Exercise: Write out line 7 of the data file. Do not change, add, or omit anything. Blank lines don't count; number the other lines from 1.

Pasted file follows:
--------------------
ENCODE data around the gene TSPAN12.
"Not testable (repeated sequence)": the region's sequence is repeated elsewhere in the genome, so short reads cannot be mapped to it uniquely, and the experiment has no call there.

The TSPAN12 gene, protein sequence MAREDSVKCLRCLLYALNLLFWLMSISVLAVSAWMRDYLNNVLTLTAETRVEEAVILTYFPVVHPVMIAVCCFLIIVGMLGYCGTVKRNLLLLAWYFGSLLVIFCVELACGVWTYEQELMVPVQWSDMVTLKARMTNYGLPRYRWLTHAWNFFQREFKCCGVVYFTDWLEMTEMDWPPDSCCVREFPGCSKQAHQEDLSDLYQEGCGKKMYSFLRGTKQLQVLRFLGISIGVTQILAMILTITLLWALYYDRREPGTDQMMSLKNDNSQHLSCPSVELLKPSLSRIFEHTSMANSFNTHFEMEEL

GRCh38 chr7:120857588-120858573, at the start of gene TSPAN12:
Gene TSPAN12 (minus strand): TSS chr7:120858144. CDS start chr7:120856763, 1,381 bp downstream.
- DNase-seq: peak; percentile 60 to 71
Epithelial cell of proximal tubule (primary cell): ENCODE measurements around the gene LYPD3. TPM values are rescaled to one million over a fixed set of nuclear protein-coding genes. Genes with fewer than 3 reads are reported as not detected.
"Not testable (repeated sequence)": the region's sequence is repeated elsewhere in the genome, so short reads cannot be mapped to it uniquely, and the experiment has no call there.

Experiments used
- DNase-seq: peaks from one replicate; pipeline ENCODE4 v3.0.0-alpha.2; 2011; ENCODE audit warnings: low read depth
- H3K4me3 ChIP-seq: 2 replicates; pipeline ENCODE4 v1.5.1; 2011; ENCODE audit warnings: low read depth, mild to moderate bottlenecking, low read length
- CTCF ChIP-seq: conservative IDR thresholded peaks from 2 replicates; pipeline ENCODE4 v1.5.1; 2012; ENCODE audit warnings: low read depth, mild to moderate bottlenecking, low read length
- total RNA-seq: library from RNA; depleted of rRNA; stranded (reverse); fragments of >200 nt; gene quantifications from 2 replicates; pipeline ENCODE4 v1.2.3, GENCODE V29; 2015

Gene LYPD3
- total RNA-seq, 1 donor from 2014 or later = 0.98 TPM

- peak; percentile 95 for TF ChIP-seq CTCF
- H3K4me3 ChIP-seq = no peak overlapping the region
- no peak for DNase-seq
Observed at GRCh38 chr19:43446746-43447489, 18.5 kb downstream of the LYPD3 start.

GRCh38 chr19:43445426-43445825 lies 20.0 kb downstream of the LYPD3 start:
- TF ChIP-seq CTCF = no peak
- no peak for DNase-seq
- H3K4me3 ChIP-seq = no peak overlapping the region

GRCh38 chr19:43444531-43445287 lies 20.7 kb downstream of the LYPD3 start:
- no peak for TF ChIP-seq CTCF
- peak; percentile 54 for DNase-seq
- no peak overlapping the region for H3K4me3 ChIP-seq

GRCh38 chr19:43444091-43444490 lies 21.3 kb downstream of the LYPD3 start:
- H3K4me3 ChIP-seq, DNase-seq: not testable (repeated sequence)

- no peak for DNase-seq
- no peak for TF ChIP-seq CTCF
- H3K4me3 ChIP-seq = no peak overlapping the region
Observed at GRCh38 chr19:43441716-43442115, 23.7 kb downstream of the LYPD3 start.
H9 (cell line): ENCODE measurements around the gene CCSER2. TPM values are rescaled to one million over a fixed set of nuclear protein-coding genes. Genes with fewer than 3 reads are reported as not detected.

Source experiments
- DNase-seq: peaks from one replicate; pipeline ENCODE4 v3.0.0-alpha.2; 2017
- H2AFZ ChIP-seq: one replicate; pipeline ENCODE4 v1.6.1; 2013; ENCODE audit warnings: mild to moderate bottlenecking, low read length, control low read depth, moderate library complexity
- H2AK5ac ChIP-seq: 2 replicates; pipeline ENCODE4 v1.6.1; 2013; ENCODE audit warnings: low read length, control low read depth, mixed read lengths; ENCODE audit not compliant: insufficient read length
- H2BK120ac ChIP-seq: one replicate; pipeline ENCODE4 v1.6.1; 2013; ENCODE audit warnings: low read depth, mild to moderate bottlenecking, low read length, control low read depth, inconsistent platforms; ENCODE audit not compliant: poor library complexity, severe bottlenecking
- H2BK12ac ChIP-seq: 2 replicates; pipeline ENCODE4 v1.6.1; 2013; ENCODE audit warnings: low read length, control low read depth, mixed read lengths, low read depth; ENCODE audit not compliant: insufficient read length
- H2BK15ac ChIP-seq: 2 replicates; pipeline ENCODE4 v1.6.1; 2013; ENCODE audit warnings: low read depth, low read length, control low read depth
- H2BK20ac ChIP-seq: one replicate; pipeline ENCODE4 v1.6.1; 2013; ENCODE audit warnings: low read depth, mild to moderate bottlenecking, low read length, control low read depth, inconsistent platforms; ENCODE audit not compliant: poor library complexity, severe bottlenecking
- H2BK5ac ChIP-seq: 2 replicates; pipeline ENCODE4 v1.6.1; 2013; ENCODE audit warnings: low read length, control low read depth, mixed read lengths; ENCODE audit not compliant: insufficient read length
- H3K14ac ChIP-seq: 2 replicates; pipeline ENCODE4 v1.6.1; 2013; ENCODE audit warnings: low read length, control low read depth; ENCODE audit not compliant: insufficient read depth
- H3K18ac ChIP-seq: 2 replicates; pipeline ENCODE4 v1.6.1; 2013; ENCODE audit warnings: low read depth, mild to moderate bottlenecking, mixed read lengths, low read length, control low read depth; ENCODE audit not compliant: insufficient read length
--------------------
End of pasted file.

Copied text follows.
Epithelial cell of proximal tubule (primary cell): ENCODE measurements around the gene LYPD3. TPM values are rescaled to one million over a fixed set of nuclear protein-coding genes. Genes with fewer than 3 reads are reported as not detected.